Getting a taxi Buenos Aires is easy, you just hold up your hand and a taxi stops.
The real challenge of course is to find a taxi that is half way decent. If you have ever been in a rogue cab, with cracks in the window, a smoking driver talking a mile a minute about his wife’s sexual preferences, who then proceeds to take you a long way around and doesn’t give you back enough change (and the change you get turns out to be a fake note)…then you know what I mean.
I must have taken over a thousand taxis’ here by now, and I think I have finally cracked the system.
Choose Radio taxis
If you have the time and patience, it is best to call a cab to your home (e.g.: Radio taxi 52380000, Pidalo: 49561200, Alo: 48550455, Eiffel: 43084777 or any other registered Radio Taxi company). It will usually take between 5 and 20 minutes.
Know When to Hit the Road
If it is raining or it’s the rush hour, forget about that and go out into the street to hail a cab instead. Whilst Buenos Aires is relatively safe by Latin American standards, it is important to remember some basic safety precautions. Don’t wear ostentatious jewelry, camcorders and the like. Also never take a taxi straight after getting out of cash point. It’s all about being discreet and not drawing undue attention to yourself.
If hailing a cab from the street, the rule of thumb is to choose a taxi wisely. That means that you do not get into the first yellow and black vehicle that happens to be around. Take the time to check it is a genuine radio taxi (that means it has a company name and number on the passenger door, as well as a number on the front door). When getting in, check the taxi has a meter, and a driver’s registration hanging from one of the seats. You also may want to check for seat belts.
Trust your gut Feeling
Most importantly: trust your instinct. If you feel uncomfortable for whatever reason, whether because of a strong smell of booze, formula 1-style-driving or anything else, simply ask the taxi to stop, pay, get out, and get another one. If the taxi that stops for you looks dodgy on closer inspection, just say no. If the driver proceeds to shout at you and shake his fist, it only confirms you made the right decision.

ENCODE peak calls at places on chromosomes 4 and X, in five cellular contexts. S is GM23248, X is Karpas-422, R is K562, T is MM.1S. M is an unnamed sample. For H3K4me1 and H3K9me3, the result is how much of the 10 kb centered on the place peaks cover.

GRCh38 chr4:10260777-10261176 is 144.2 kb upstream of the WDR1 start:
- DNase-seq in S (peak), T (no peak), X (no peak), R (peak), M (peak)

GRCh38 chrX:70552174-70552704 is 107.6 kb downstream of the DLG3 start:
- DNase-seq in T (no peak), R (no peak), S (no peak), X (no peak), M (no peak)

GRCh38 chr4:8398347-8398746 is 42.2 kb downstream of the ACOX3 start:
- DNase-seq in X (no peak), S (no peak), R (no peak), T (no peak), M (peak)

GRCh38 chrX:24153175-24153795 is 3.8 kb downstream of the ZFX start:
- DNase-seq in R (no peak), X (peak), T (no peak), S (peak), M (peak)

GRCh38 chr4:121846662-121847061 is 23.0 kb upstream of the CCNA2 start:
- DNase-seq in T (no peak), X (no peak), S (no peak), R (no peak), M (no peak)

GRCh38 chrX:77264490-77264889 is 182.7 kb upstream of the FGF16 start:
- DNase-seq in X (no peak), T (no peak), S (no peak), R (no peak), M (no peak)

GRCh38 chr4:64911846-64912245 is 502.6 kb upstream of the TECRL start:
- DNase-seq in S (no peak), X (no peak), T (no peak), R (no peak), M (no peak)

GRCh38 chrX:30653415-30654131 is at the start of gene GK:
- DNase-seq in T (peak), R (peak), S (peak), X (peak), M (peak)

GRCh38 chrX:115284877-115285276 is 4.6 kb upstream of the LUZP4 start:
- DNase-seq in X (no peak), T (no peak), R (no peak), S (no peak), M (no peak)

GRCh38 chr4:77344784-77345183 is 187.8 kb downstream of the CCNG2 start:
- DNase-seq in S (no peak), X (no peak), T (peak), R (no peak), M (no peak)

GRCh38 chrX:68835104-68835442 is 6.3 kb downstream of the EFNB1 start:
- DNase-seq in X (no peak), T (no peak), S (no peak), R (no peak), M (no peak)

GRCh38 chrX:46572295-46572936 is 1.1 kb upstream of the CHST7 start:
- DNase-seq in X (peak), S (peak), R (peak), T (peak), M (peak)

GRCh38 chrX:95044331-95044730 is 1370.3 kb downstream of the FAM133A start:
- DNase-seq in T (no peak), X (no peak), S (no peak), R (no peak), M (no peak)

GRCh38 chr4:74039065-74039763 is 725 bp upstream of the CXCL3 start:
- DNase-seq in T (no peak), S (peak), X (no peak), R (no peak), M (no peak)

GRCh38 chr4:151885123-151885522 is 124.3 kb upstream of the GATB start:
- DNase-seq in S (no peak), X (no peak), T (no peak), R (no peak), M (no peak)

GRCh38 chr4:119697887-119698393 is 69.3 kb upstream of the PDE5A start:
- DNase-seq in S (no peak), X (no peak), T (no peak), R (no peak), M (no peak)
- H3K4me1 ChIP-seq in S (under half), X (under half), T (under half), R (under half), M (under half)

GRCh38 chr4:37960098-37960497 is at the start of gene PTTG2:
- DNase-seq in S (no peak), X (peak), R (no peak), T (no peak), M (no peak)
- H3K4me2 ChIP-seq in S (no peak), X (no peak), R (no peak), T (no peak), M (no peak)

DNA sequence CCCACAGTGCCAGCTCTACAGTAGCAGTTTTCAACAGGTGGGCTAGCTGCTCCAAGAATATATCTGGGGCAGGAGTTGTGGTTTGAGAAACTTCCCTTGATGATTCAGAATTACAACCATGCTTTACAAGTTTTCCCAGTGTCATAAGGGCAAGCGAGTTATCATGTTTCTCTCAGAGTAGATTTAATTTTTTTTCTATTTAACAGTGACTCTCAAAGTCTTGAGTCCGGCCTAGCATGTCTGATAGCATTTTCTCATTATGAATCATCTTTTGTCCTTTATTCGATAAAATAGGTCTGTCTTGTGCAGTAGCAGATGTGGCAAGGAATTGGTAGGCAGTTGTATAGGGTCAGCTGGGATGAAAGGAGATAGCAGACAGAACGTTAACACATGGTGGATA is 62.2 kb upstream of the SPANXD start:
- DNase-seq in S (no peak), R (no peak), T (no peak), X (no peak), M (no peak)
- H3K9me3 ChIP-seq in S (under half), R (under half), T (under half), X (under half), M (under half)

Most taxi drivers will engage you in a bit of conversation. They will immediately spot that you are a foreigner, and will likely ask whether you are a tourist or a resident. It is best to say that you live in the city, even if that is not true. Some drivers only ask as they want to know if they can take you a long way around without you noticing, or try to pass you a fake bill.
Can you Take the Heat?
In summer, a taxi with the windows open has no air conditioning. Closed windows mean it will be lovely and cool inside.
For the advanced crowd
If you are able to check for all of the above, and still have a split second left, check also that the driver isn’t smoking (unless you want to smoke too). Buenos Aries’ best drivers are usually men in their sixties, so watch out for a friendly face framed with silver hair. They have survived the traffic for decades, and are likely to be decent drivers. Younger men are apt to drive like frustrated race car drivers.
If traveling with a pram, it is best to keep the pram out of sight, hidden behind a tree, or folded up at your feet. The same goes for children. Many drivers will not stop for a mother struggling with a huge diaper bag, an umbrella, three crying children and an unwieldy buggy.
If you should have a friendly driver who helps you pack in bags, prams and babies, who doesn’t play loud music and doesn’t smoke, it’s nice to give a tip and show your appreciation. 50 centavos or a peso is usually enough.
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